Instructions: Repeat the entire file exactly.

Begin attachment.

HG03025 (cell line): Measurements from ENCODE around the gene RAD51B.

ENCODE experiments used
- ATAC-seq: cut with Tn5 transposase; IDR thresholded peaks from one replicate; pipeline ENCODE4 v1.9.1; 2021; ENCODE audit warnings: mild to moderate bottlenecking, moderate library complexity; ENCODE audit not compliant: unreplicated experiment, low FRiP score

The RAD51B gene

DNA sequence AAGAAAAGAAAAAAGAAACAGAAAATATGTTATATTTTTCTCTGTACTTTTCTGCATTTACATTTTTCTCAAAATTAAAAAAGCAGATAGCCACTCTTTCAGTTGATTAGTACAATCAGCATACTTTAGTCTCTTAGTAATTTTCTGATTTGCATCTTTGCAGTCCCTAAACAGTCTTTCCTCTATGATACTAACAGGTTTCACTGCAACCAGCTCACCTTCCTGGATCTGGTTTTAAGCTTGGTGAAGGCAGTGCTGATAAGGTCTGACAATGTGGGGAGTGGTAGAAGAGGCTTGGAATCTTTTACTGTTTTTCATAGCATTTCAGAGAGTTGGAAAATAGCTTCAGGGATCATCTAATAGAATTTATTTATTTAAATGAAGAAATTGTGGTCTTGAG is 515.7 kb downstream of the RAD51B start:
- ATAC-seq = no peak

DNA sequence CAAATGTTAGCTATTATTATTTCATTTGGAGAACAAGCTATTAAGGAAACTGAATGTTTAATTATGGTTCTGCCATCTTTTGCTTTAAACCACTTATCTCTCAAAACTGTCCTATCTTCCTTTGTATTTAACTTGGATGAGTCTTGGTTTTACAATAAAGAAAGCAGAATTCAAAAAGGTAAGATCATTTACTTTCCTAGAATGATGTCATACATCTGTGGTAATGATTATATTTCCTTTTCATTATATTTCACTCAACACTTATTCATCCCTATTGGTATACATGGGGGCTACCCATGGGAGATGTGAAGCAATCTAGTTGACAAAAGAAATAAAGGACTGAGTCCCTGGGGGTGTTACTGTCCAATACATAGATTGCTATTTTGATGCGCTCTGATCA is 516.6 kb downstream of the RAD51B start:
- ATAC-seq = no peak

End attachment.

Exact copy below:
HG03025 (cell line): Measurements from ENCODE around the gene RAD51B.

ENCODE experiments used
- ATAC-seq: cut with Tn5 transposase; IDR thresholded peaks from one replicate; pipeline ENCODE4 v1.9.1; 2021; ENCODE audit warnings: mild to moderate bottlenecking, moderate library complexity; ENCODE audit not compliant: unreplicated experiment, low FRiP score

The RAD51B gene

DNA sequence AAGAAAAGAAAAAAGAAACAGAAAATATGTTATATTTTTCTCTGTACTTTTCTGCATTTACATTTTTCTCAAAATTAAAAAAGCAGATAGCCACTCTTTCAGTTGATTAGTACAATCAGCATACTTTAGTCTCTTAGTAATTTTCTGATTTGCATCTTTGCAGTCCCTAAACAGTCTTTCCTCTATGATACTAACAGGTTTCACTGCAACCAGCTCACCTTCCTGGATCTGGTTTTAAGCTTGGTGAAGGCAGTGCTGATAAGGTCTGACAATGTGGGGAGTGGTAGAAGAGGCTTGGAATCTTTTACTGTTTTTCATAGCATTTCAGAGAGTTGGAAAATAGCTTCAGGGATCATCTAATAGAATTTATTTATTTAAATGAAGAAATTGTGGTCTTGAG is 515.7 kb downstream of the RAD51B start:
- ATAC-seq = no peak

DNA sequence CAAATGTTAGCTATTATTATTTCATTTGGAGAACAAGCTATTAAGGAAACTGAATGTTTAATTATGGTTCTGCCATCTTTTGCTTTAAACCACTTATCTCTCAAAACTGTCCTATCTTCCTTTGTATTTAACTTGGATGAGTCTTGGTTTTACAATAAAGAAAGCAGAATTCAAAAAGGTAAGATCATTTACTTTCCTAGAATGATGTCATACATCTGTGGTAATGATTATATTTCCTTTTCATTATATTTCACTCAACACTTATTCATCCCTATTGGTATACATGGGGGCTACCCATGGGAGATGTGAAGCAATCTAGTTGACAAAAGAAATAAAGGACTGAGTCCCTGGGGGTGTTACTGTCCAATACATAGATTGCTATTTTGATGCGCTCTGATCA is 516.6 kb downstream of the RAD51B start:
- ATAC-seq = no peak